For Steve Colori, the labels that accompany his schizoaffective disorder don’t just bring struggle and pain. They make him a new man.
Schizophrenia is a word that characterizes half of my diagnosis and bipolar is the other. For the longest time after hearing these words, I was afraid to attribute them to myself. The connotations surrounding these words are powerful and have been built up from a number of sources including the news, movies, music, and literature. Whenever these ailments are spoken of, and for whatever reason, the discussion isn’t an open-minded exchange of ideas, the person who suffers from schizophrenia and/or bipolar disorder is rarely seen in a positive light. There have been several exceptions and the tide is turning but I feel the meaning behind the labels needs to change.
Regardless of how much we learn, there will always be labeling involved within any group of people. Therefore, our interpretation of these labels is all we have control over. I think of my own story and the good I’ve put into the world but, reflecting on what I’ve seen in society the general connotations surrounding schizophrenia are still extremely negative. People seem to have a strange fascination with bipolar disorder but, for that particular reason, there seems to be far more support surrounding it than with schizophrenia. God forbid you have both, which I do.
The word schizophrenia is a label to many people instead of a diagnosis. They tend to categorize people a particular way after hearing this label and they misunderstand the information they’ve been given. Many times folks will call people with schizophrenia “schizophrenic”. Sometimes I experience symptoms of schizophrenia; however, schizophrenic is an adjective which implies that I am in a constant state of schizophrenia and this is an inaccurate way of describing how I am and how anyone else with the illness is. Schizophrenia is a word that describes a particular problem set I deal with periodically. At one point it was far more constant but I’ve reached a point where it is infrequent now.
People use labels for a number of reasons. However, I feel most people are simply uneducated about the meanings of mental illness labels. The human mind tends to jump towards the most salient images. Regarding schizophrenia those images come from news stories with bad outcomes, movies where people with schizophrenia are inaccurately portrayed, and general conversation about the ailment where the stigmas are reinforced. For example, there have been many movies where characters with schizophrenia have been portrayed as violent. Being someone with schizophrenia I understand that I’m someone who has never done anything violent in my entire life. I’ve never harmed or injured any other human beings.
The way to change a label is to provide better information as to what it truly is and that happens through education. With cancer, AIDS, and a number of other ailments there was initially a huge fear – as there still is with schizophrenia – but now, for people who understand the ailments the fear is diminished and may eventually go away altogether. People with cancer and aids are now strongly supported instead of alienated and cast away from society.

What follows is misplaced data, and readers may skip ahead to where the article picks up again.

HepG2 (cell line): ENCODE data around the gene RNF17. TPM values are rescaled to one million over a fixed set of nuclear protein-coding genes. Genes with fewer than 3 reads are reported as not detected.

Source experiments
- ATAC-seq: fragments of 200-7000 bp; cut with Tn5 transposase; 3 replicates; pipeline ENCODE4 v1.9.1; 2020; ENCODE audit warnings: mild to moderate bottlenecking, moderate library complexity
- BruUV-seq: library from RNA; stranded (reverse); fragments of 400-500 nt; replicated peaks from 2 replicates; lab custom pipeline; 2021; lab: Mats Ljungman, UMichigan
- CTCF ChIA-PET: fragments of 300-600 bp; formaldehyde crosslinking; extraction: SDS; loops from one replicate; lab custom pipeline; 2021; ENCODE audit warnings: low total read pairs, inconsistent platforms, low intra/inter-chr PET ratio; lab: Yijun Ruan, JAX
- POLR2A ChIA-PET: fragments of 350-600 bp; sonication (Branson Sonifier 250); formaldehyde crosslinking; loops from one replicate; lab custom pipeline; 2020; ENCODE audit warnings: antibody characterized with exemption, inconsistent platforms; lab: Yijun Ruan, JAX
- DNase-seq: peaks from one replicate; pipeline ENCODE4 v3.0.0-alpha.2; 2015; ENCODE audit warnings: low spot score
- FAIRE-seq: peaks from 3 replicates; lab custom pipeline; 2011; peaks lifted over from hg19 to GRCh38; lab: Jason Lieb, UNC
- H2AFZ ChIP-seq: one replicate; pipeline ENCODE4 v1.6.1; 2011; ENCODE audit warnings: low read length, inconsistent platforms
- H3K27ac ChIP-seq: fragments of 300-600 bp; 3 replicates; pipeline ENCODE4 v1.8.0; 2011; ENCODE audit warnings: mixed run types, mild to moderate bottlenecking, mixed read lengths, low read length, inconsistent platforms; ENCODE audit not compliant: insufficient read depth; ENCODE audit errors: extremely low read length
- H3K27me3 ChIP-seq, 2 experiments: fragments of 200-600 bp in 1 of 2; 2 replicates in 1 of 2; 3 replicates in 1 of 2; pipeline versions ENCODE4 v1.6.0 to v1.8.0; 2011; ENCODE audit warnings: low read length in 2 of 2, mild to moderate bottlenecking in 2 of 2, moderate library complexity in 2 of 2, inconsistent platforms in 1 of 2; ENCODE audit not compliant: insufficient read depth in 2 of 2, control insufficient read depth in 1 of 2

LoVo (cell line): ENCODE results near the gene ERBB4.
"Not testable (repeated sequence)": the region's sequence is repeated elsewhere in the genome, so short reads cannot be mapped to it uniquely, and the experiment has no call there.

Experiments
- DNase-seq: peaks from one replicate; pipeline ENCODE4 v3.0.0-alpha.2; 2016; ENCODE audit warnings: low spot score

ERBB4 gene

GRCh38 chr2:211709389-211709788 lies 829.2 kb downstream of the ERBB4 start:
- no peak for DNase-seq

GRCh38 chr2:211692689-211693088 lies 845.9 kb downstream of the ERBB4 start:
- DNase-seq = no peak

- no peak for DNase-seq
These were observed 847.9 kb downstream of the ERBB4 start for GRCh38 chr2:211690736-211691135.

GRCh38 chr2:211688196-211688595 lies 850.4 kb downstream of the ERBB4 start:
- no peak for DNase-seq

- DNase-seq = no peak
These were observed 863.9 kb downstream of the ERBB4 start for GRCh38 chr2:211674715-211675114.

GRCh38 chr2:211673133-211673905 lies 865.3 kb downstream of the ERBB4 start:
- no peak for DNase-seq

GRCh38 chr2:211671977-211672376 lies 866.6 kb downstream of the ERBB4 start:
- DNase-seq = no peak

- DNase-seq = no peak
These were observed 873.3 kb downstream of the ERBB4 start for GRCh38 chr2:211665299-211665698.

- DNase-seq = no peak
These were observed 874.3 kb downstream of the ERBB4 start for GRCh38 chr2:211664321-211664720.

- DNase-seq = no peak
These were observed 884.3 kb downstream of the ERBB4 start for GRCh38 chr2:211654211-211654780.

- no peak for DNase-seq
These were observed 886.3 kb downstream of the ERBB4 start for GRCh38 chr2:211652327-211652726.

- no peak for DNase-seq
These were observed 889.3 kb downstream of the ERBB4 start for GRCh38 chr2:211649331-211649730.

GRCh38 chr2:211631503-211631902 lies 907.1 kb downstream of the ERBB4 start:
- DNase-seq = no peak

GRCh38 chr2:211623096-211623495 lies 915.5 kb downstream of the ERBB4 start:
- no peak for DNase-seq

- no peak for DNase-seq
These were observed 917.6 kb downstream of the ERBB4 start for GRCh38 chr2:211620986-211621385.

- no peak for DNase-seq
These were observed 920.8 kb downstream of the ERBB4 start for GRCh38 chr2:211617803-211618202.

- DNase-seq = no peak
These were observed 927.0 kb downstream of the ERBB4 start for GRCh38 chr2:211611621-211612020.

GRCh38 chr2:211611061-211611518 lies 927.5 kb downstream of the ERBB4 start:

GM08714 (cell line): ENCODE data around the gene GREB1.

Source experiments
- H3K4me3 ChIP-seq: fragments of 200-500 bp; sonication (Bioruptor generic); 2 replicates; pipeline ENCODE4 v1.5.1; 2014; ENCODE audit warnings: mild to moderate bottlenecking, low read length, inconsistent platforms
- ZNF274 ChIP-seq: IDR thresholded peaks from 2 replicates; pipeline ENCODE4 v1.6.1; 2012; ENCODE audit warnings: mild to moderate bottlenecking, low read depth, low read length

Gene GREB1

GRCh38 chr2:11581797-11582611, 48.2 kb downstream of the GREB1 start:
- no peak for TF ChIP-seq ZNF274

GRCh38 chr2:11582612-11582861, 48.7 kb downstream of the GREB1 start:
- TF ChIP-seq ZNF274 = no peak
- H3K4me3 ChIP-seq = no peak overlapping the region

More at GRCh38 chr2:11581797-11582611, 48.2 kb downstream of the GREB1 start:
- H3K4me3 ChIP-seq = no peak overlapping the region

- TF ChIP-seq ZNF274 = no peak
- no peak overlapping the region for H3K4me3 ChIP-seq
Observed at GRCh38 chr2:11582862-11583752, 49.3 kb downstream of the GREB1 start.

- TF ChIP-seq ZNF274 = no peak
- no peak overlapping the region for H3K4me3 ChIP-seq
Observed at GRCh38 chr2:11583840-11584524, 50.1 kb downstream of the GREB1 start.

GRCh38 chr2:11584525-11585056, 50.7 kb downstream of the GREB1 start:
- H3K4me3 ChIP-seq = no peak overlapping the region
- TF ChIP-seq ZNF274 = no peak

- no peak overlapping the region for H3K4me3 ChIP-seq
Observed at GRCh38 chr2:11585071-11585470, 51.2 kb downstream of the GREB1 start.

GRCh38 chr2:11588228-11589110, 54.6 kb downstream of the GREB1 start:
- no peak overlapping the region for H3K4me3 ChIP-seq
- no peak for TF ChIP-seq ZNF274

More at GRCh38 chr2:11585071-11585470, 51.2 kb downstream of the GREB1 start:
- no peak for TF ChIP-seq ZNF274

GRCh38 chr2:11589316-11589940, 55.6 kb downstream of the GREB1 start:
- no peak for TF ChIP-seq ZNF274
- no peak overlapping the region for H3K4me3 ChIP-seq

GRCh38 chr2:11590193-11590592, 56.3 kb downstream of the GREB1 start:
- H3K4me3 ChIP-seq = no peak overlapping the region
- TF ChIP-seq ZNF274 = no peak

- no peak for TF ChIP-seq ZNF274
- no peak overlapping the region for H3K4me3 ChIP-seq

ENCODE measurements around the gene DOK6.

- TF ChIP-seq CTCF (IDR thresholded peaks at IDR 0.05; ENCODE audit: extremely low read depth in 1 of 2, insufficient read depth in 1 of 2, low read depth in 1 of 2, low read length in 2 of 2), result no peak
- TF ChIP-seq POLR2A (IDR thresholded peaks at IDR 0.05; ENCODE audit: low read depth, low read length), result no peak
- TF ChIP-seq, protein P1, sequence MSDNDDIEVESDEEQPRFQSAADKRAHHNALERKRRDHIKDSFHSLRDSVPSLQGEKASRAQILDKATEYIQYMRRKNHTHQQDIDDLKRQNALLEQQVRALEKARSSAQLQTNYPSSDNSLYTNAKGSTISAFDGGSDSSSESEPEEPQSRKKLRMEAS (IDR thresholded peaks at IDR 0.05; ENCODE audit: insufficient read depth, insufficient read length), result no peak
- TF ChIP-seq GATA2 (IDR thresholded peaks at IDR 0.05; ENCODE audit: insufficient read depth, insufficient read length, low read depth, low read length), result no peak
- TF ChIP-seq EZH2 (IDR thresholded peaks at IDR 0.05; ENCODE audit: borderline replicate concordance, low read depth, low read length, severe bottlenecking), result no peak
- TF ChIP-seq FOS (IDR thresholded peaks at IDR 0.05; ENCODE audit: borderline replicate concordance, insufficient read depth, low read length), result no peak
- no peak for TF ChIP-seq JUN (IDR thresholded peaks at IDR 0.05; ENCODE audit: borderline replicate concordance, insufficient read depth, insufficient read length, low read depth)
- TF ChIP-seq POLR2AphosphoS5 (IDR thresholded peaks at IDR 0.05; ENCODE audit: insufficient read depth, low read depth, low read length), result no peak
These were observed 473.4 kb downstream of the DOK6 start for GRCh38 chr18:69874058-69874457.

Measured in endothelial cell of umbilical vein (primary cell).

Approximately 1% of the population has schizophrenia meaning out of 330 million Americans about 3.3 million are likely to be diagnosed with it. This means you are most likely walking by or interacting with someone who has schizophrenia every single day and you probably aren’t even aware of it. This means that maybe, just possibly, the general portrayal of schizophrenia provided by certain sources may be completely unreliable because these aren’t the people you are walking by or interacting with during your typical day.
Whenever I decide to disclose my diagnosis, I first allow people to get to know me for who I am. We become good friends and once they understand who I am as a person and they gain trust in who I am then I disclose my illness. The usual response is that they had no idea; many times they’re in disbelief. They simply can’t connect the person I am to the perception of schizophrenia they have had in their minds. The good thing is they tend to just say that its fine and they’re still my friend and everything is going to be exactly the same.
This method has worked for me because I’m educating them on what it’s like to be around someone with schizophrenia first. Then they get the diagnosis and they can only associate it with the several months’ knowledge they have of me instead of the snippets of misinformation they’ve gained from miscellaneous sources. I feel this is a good way for us to re-educate our society on who people with mental illness truly are. We are not who the labels say we are.
Photo Credit: Orange Steeler/Flickr